Since 1999, the tribe has issued a handful of bison tags each year for trophy hunters. Tribal wildlife biologist Jamie Cuch keeps the number of tags low to maintain management goals. This herd numbers about 300, which is what this arid country can support. The animals are certified disease-free and are the descendents of 32 animals from the Henry Mountains, donated to the tribe by the state of Utah in 1988. The herd is constrained only by the extremes of topography on the reservation, including two steep, rugged and deep canyons, as well as a substantial stretch of the fabled Green River. Of course bison do swim, so the animals actually come and go as they please.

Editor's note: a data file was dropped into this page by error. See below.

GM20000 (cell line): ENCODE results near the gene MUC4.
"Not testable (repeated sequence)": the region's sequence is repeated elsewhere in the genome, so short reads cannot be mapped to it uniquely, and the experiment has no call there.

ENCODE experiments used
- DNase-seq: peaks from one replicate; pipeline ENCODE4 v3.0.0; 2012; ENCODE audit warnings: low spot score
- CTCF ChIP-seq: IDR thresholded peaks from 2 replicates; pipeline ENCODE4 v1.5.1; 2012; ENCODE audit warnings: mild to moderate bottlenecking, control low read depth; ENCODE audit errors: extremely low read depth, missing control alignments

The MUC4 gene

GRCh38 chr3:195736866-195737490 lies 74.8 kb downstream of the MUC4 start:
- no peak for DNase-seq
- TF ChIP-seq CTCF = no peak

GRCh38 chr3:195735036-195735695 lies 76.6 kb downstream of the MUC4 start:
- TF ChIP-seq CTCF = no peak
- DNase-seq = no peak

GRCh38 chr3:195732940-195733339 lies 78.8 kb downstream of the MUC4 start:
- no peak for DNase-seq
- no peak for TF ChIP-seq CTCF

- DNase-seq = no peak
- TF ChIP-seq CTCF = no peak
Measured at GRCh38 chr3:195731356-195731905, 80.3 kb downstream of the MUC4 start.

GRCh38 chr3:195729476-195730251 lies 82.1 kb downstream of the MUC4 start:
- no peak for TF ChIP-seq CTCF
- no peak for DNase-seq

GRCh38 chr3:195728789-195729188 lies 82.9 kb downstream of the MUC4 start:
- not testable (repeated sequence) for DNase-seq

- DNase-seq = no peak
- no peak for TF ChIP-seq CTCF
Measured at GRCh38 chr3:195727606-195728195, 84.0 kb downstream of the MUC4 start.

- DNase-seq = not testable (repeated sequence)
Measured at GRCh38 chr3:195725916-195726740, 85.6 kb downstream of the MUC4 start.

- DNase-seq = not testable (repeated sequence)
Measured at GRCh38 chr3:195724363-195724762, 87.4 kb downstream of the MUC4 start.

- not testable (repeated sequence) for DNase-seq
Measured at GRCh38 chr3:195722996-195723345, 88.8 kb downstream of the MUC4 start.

Each year, Cuch presents the tribal Big Game Board with the number of bulls he thinks can be harvested from the herd, and they typically follow his recommendation. This year Cuch is proposing five tags be offered for hunts in 2004. These are once-in-lifetime tags issued directly by the tribe. The hunt is conducted by Roland McCook, Jr., the tribe's director of outfitting and guide services. He also conducts hunts on the reservation for trophy elk, bighorn sheep, bears and mountain lions. All hunts are conducted by horseback and on foot, which means this bison hunt is as close as a modern day hunter can get to experiencing a real, old-time plains bison hunt.
The cost for 2004 is proposed at $10,000. If that seems a little pricey, consider that there is no time limit on the hunt. Clients may hunt as long as the tribal season for bison is open. Hunts are strictly 1 x 1, and........(continued)